GE HealthCare will be a public company with a focus on utilizing integrated clinical care, connected technology, and data to facilitate personalized and precision healthcare, according to Peter Arduini, who will serve as president and CEO. Arduini has been president and CEO of GE's healthcare business since January.
"The more precise you can be in diagnosis and knowing those nuances [in individual patients], the better the diagnosis and the earlier the diagnosis," Arduini said. "That translates then into a more customized, personalized therapy approach as well, and then also a specific way of monitoring and managing [the patient], particularly if it's a chronic disease."
The goal is better -- and earlier -- outcomes for patients. And precision healthcare is also more cost-effective for the healthcare system, as it enables expensive therapeutics and devices to be utilized more precisely, he said.
The healthcare spinoff is over four years in the making. GE initially announced its plan to separate into three separate companies in June 2018. The vendor later confirmed the plan in 2021 and announced the name of the new company in July.
In support of the spinoff, GE plans to host an Investor Day in New York City on December 8. When the spinoff is completed, the newly independent GE HealthCare will trade on the Nasdaq stock exchange under the symbol "GEHC."
As an independent company, GE HealthCare is poised to produce consistent revenue growth in the mid-single-digits, benefitting from a number of interesting trends as the world emerges from the COVID-19 pandemic, Arduini said.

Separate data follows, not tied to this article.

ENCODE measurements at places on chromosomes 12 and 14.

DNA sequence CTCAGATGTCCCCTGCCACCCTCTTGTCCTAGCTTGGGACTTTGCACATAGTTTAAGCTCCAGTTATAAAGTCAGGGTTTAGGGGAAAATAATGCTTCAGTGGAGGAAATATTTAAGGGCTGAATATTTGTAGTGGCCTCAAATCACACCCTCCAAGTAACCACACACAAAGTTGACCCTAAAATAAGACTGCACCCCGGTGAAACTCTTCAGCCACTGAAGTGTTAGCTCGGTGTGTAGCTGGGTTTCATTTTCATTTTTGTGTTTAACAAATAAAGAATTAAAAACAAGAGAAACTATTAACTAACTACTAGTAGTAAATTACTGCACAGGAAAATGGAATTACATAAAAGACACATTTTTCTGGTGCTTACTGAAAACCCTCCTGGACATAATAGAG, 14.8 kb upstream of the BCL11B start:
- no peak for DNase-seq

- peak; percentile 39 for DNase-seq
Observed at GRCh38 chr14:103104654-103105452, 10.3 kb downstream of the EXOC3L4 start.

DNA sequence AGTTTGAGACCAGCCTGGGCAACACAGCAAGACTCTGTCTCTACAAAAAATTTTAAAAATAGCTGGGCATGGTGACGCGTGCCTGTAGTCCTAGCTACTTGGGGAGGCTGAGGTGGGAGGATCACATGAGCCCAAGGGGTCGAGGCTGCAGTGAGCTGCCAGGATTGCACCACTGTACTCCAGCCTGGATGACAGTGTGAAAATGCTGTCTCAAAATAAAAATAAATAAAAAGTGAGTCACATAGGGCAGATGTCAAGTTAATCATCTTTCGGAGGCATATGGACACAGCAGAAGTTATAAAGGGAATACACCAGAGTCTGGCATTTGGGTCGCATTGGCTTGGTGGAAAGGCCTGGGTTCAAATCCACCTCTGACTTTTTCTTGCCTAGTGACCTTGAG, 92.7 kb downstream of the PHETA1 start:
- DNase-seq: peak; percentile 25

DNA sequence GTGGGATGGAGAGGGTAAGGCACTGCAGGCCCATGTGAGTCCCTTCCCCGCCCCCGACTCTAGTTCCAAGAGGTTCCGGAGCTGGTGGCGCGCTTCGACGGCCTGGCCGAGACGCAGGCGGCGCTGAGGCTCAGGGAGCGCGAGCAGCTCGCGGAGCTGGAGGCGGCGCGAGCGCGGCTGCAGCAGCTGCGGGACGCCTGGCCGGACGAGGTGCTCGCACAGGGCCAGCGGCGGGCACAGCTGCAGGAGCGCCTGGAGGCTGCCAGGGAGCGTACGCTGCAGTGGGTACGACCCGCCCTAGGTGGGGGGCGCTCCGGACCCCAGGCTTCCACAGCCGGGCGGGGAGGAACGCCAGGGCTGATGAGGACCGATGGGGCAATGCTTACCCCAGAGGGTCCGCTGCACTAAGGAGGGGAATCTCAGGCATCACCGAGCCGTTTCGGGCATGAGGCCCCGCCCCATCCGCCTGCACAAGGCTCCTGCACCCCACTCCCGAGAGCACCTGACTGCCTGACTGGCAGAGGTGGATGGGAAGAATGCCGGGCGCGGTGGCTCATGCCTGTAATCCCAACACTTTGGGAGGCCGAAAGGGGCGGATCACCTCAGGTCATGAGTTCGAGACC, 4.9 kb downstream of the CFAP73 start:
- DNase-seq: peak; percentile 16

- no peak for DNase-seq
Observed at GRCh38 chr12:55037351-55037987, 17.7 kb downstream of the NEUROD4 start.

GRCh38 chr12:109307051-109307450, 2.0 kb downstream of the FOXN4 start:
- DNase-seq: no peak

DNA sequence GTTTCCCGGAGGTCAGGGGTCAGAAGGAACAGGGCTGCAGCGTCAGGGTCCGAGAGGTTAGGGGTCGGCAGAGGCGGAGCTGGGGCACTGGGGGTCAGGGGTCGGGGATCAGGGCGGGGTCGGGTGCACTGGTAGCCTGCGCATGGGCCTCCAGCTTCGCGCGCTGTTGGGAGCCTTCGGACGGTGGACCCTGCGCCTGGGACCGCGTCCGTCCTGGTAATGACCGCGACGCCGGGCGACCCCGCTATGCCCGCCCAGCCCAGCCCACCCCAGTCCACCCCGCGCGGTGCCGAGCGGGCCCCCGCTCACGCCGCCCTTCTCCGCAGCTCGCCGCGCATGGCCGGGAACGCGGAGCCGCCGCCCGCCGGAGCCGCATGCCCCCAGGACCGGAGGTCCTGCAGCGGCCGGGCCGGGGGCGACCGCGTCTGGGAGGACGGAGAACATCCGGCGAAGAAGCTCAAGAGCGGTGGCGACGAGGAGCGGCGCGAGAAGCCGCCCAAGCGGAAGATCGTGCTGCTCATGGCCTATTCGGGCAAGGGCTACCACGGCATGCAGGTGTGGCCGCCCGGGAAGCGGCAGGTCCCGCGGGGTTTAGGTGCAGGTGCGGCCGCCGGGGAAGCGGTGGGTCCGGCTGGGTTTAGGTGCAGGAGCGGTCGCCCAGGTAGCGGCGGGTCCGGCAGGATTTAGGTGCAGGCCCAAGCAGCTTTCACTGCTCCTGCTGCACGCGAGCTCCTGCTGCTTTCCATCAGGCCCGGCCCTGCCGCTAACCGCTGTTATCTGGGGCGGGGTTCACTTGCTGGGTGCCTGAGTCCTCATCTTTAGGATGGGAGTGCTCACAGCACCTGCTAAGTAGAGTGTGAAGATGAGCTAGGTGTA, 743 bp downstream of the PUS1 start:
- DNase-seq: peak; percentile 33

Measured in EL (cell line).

For example, an aging population around the world -- and an increase in chronic disease or follow-up on musculoskeletal, cardiovascular, and oncology conditions -- requires more procedures and advanced capabilities, many of which GE HealthCare provides, he said.
New products developed from the company's investment in R&D will spark continued revenue growth, as well as help to increase the company's margins from 16.7% in 2021 to a range of high teens to 20%, according to Arduini.
"It really is a great value creation story where we can be a consistent grower," he said. "We've got innovation and market dynamics that are going to continue to push that, and also will drive margins with it. And I believe for investors, the [spin-off] really unlocks a lot of value that's inherited in what is GE HealthCare."
In current market trends, Arduini said that the company has not seen any evidence of any significant customer pullback in capital spending for the second half of the year.
"In fact, we're expecting an acceleration in the second half," he said. "And we've got a healthy revenue base and our backlog is quite solid and also our ability to see what the order book actually looks like."
In other September 12 announcements, GE HealthCare also announced its board of directors, which will include the following:
- Lawrence Culp Jr. (nonexecutive chairman): chairman and CEO, GE, and CEO of GE Aerospace
- Peter Arduini: president and CEO of GE HealthCare
- Dr. Rodney Hochman: president and CEO of Providence, a Catholic not-for-profit healthcare system
- Lloyd Howell Jr.: chief financial officer (CFO) and treasurer of Booz Allen Hamilton
- Dr. Risa Lavizzo-Mourey: formerly a professor at the University of Pennsylvania and an independent director for GE
- Catherine Lesjak: former interim chief operating officer (COO) of HP
- Anne Madden: senior vice president and general counsel at Honeywell International
- Dr. Tomislav Mihaljevic: CEO and president of Cleveland Clinic
- William Stromberg: director of the T. Rowe Price Group
- Phoebe Yang: general manager of Amazon Web Services, Healthcare
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